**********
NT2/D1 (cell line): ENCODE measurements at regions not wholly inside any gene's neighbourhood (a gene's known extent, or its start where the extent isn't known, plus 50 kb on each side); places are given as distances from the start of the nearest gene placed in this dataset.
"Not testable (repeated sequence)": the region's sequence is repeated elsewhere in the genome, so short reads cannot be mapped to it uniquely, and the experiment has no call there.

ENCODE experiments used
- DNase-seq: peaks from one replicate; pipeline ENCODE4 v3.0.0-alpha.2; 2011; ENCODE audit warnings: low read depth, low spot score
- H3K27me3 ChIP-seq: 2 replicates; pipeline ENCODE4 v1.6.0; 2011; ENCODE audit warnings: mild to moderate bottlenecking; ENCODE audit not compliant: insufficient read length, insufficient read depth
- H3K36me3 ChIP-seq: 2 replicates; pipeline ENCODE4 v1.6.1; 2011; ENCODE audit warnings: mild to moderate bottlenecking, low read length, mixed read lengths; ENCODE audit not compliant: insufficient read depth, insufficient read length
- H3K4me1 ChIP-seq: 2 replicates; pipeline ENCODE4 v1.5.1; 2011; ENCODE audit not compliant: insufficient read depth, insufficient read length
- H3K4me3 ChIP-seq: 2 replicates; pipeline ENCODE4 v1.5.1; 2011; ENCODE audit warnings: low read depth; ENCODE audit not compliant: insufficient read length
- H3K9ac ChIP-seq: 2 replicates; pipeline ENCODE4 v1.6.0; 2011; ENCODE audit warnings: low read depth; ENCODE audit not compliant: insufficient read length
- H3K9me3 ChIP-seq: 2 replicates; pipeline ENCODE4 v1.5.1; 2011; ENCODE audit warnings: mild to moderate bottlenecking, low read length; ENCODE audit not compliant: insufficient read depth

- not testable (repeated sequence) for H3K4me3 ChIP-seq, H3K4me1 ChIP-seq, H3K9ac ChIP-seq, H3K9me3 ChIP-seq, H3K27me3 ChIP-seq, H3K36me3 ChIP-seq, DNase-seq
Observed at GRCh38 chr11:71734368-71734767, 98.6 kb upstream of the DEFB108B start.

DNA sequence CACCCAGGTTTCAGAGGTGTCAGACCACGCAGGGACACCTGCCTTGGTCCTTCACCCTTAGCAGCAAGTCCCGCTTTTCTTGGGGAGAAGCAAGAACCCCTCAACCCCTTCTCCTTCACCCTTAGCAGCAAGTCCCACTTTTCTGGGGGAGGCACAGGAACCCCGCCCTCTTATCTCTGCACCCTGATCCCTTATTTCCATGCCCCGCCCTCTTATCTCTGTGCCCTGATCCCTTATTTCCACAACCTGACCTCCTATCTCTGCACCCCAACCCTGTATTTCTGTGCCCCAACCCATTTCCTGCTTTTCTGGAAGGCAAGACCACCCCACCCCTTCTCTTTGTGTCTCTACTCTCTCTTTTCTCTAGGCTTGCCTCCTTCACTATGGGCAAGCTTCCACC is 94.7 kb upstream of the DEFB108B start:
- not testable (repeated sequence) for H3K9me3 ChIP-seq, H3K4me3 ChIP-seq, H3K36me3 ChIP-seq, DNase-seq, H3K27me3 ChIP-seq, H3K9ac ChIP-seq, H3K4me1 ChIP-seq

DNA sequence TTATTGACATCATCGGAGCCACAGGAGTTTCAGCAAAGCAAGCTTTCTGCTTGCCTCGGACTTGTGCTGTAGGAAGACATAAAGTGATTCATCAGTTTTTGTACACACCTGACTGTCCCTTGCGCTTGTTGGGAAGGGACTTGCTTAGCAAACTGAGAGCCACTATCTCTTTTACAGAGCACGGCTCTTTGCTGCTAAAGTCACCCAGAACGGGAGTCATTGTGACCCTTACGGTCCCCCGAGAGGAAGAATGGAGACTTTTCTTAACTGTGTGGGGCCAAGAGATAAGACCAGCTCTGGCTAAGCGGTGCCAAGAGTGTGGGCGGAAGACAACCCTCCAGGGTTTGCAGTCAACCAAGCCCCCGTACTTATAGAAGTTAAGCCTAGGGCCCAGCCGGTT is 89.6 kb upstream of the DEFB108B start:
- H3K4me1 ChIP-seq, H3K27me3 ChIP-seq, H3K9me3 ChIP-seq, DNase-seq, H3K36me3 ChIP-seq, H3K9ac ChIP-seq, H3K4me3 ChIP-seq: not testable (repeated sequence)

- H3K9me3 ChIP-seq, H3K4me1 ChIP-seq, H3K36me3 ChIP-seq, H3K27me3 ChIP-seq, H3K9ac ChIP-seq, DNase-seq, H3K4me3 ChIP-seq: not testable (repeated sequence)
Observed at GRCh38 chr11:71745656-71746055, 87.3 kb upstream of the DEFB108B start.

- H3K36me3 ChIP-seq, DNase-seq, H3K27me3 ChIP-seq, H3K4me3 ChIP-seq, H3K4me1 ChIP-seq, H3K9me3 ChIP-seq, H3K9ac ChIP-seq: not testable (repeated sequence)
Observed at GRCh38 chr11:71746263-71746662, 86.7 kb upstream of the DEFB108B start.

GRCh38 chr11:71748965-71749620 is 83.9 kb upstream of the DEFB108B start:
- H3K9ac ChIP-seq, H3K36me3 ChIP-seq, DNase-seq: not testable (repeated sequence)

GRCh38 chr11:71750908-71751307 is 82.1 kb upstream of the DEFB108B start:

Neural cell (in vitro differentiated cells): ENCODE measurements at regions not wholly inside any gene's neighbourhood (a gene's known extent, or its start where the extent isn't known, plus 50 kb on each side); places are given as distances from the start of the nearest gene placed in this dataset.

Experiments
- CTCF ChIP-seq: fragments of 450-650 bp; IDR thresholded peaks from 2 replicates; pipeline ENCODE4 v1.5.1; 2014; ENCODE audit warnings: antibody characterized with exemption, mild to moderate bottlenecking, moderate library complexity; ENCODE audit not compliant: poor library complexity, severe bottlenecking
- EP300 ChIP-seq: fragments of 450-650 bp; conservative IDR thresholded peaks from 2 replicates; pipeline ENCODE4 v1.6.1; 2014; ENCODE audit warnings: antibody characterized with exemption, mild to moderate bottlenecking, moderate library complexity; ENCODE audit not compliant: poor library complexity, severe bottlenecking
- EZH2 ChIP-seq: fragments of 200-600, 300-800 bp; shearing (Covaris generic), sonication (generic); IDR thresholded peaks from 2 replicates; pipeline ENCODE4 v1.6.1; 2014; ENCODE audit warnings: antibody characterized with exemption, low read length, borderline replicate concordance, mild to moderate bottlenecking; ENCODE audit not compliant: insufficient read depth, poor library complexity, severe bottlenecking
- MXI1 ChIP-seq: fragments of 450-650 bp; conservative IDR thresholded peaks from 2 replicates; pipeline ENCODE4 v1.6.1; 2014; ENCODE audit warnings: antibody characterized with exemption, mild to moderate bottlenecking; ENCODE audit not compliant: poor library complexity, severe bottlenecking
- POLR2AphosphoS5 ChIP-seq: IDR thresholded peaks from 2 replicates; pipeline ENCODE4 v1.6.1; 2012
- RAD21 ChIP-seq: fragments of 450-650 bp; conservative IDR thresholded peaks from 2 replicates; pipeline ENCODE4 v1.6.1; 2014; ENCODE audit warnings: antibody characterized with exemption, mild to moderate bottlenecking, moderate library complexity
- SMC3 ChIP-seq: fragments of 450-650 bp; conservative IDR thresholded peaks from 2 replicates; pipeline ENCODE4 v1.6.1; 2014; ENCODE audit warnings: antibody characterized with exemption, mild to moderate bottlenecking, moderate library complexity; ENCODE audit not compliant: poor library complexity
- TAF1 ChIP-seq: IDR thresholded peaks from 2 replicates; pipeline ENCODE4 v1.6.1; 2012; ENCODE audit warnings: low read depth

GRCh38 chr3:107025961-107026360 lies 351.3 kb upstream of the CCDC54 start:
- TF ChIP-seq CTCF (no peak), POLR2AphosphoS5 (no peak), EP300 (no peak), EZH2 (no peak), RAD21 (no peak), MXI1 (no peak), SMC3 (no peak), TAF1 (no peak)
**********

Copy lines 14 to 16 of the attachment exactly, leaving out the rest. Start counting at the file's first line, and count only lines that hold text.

- not testable (repeated sequence) for H3K9me3 ChIP-seq, H3K4me3 ChIP-seq, H3K36me3 ChIP-seq, DNase-seq, H3K27me3 ChIP-seq, H3K9ac ChIP-seq, H3K4me1 ChIP-seq

DNA sequence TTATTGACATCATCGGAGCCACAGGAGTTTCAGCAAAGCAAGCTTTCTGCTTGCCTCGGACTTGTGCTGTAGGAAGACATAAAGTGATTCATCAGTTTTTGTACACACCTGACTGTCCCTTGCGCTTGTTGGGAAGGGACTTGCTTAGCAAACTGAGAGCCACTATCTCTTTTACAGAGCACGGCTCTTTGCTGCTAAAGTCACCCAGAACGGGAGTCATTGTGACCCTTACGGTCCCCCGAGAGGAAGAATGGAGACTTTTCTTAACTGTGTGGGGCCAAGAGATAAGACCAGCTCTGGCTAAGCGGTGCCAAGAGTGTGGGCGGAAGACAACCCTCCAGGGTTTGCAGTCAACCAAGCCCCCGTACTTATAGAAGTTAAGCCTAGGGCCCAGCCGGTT is 89.6 kb upstream of the DEFB108B start:
- H3K4me1 ChIP-seq, H3K27me3 ChIP-seq, H3K9me3 ChIP-seq, DNase-seq, H3K36me3 ChIP-seq, H3K9ac ChIP-seq, H3K4me3 ChIP-seq: not testable (repeated sequence)